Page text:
Have you ever fallen in love with someone your family or friends did not approve of?
2. Lucy asks Shea to choose between their friendship and her relationship with Coach Carr. Have you ever been faced with a choice between two people you care about?
3. One of the themes of The One & Only is forgiveness. Discuss some examples of characters who ask for forgiveness. In each instance, is forgiveness given? Is it earned?
4. Were you surprised by the relationship that develops between Coach Carr and Shea? Did you root for them to end up together?
5. Coach Carr texts Shea that “the best things in life only seem simple.” What do you think this means? Do you agree or disagree?
6. How does Connie’s death affect Shea? Compare and contrast Shea’s view of Connie to her relationship with her own mother.
7. Do you see Shea as an active or passive character? How does that change or develop over the course of the novel?
8. Do you think Shea was right to take the job reporting on Walker, even with her strong allegiances to the school? Where do you imagine her career takes her after the book is finished?
9. What would you do if you received a call like the one Shea receives from Blakeslee? Would you have confronted Ryan about Blakeslee’s accusations?
10. Shea lies about Miller being at the bar to avoid upsetting Ryan, and she and Coach Carr avoid telling Lucy about their romance for the same reason. Are these secrets justified? Do you think the final outcome in either situation would have been different if the people involved had been more honest?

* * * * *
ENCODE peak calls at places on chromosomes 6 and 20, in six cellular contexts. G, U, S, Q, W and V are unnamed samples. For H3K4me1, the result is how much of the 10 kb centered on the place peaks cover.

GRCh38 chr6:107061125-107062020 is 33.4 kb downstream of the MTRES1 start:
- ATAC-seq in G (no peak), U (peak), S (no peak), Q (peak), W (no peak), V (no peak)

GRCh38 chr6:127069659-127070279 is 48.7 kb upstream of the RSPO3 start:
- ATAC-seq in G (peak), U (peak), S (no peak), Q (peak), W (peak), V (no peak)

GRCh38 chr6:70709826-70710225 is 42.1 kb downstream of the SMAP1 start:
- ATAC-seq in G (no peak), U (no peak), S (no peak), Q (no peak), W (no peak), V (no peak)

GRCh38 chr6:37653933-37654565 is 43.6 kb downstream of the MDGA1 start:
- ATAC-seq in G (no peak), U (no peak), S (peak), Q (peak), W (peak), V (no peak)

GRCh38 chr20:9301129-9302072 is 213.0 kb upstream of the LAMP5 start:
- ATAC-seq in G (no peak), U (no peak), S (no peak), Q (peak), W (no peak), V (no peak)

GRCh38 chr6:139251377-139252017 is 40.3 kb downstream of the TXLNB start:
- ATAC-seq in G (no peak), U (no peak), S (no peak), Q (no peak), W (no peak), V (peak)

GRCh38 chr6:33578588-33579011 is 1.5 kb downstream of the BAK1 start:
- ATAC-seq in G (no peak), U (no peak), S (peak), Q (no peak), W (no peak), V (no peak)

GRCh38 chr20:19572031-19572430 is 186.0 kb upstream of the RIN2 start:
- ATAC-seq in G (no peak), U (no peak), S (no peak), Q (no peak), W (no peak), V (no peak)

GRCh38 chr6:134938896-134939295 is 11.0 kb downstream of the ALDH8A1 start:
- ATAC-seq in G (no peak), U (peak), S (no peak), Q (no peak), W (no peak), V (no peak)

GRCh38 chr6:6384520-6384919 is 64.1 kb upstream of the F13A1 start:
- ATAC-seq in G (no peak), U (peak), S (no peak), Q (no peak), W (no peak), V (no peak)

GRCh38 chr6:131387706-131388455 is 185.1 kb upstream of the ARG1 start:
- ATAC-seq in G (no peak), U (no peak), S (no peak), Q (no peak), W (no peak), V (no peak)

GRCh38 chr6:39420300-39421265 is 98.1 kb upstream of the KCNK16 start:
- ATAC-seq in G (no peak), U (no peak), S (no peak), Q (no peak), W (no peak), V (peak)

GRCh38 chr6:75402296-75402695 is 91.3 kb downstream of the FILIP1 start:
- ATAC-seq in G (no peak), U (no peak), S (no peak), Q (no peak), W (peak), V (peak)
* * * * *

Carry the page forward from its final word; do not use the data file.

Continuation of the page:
11. Do you believe that Ryan did the things he was accused of? Do you see him as a good person? Do you think he, or people generally, can change?
12. Do you think Coach Carr acted appropriately when Ryan’s college girlfriend, Tish, told him Ryan had attacked her? Why do you think he responded the way he did? If you disagree with his handling of the situation, can you forgive him? Do you agree with how Shea handled things with Ryan? Should she have done more?
13. Another major theme in the book is the idea of following your passion. When is it good policy to base major life decisions around your passions? Does that strategy ever become misguided? Can you find examples of both in the book?
14. “It’s about loyalty,” Coach Carr tells Shea. “It’s about commitment to the people you love. Your wife. Your family. Your friends. Your team.” Discuss the concept of loyalty throughout the book. How is loyalty toward a person or relationship depicted as the same or different from loyalty toward a team? How do different characters react when their loyalties are in conflict?
15. Over the course of the novel, Shea learns to follow her heart, both in the romantic sense and as a broader approach to life. Can you think of a time you followed your heart even when it wasn’t necessarily the safe or easy decision?